A team led at Newcastle University, UK, has shed light on the evolutionary roots of language in the brain.
Publishing in Nature Communications, the team led by Dr Ben Wilson and Professor Chris Petkov explain how using an imaging technique to explore the brain activity in humans and monkeys has identified the evolutionary origins of cognitive functions in the brain that underpin language and allow us to evaluate orderliness in sequences of sounds.
This new knowledge will help our understanding of how we learn - and lose - language such as in aphasia after a stroke or in dementia.
Scanning the brains of humans and macaque monkeys, the research team has identified the area at the front of the brain which in both humans and monkeys recognises when sequences of sounds occur in a legal order or in an unexpected, illegal order.
Professor Petkov said: "Young children learn the rules of language as they develop, even before they are able to produce language. So, we used a 'made up' language first developed to study infants, which our lab has shown the monkeys can also learn. We then determined how the human and monkey brain evaluates the sequences of sounds from this made up language."
The team first had the humans and monkeys listen to example sequences from the made up language, allowing them to hear what were correct orderings in the sequence of sounds. They then scanned the brain activity of both species as they listened to new sequences that either had a correct order or could not have been generated by the made up language.
Functional magnetic resonance imaging (fMRI) revealed that in both groups a corresponding region of the brain - the ventral frontal and opercular cortex - responded to the order that both species had learned to expect.
These results suggest that the function of this frontal region, which is one of the areas involved in processing the order of words in a sentence in human language, is shared in both humans and primates, revealing its evolutionary origins. This brain region seems to monitor the orderliness, or organisation, of what is heard, which is an important cognitive function that provides a foundation for the more complex language abilities of humans.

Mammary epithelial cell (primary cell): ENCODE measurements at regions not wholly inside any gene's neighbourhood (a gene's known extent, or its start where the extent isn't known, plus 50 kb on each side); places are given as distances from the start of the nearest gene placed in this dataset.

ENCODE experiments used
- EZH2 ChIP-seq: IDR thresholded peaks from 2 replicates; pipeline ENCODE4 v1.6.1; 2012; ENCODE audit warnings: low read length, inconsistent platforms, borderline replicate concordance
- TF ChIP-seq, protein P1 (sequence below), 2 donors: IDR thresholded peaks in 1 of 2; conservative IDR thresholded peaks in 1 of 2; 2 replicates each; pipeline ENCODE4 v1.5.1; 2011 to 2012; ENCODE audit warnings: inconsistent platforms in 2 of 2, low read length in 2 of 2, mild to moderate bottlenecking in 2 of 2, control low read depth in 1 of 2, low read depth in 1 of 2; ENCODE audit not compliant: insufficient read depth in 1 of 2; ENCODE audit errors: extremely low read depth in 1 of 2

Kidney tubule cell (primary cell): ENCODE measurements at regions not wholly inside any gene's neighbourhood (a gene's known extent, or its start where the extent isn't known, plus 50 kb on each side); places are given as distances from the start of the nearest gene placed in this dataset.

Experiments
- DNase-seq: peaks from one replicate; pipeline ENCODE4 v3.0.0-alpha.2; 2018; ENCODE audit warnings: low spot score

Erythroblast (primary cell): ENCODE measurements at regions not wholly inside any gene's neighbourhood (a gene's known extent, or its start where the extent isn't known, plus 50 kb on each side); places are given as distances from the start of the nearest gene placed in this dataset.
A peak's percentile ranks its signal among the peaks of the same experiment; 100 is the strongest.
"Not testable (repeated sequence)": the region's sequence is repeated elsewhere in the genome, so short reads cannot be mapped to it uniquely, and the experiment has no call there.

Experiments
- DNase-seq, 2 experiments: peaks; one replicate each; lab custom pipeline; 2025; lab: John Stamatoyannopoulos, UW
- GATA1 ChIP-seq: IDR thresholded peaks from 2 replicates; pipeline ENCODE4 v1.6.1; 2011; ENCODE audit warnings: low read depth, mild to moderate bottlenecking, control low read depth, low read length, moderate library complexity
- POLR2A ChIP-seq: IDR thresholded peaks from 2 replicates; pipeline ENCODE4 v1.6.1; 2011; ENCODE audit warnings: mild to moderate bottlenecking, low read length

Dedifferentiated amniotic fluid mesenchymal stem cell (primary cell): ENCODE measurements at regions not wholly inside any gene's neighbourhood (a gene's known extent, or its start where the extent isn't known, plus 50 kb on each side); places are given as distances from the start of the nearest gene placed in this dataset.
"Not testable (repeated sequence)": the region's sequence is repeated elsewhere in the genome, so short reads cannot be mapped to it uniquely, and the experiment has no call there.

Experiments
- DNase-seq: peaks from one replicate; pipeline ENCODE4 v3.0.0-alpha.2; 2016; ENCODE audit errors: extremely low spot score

These results provide first evidence that some of the functions of this brain area, which include understanding language in humans, are shared by other animals.
Professor Petkov adds: "This will help us answer questions on how we learn language and on what goes wrong when we lose language, for example after a brain injury, stroke or dementia."
Building on these developments, the Newcastle University team, with their neurology collaborators in Cambridge and Reading Universities have begun a project to study the function of this brain region and its role in language impairment in aphasic patients with stroke, which might lead to better diagnosis and prognosis of language impairment.
Professor Petkov explains: "Identifying this similarity between the monkey and human brain is also key to understanding the brain regions that support language but are not unique to us and can be studied in animal models using state-of-the-art neuroscientific technologies."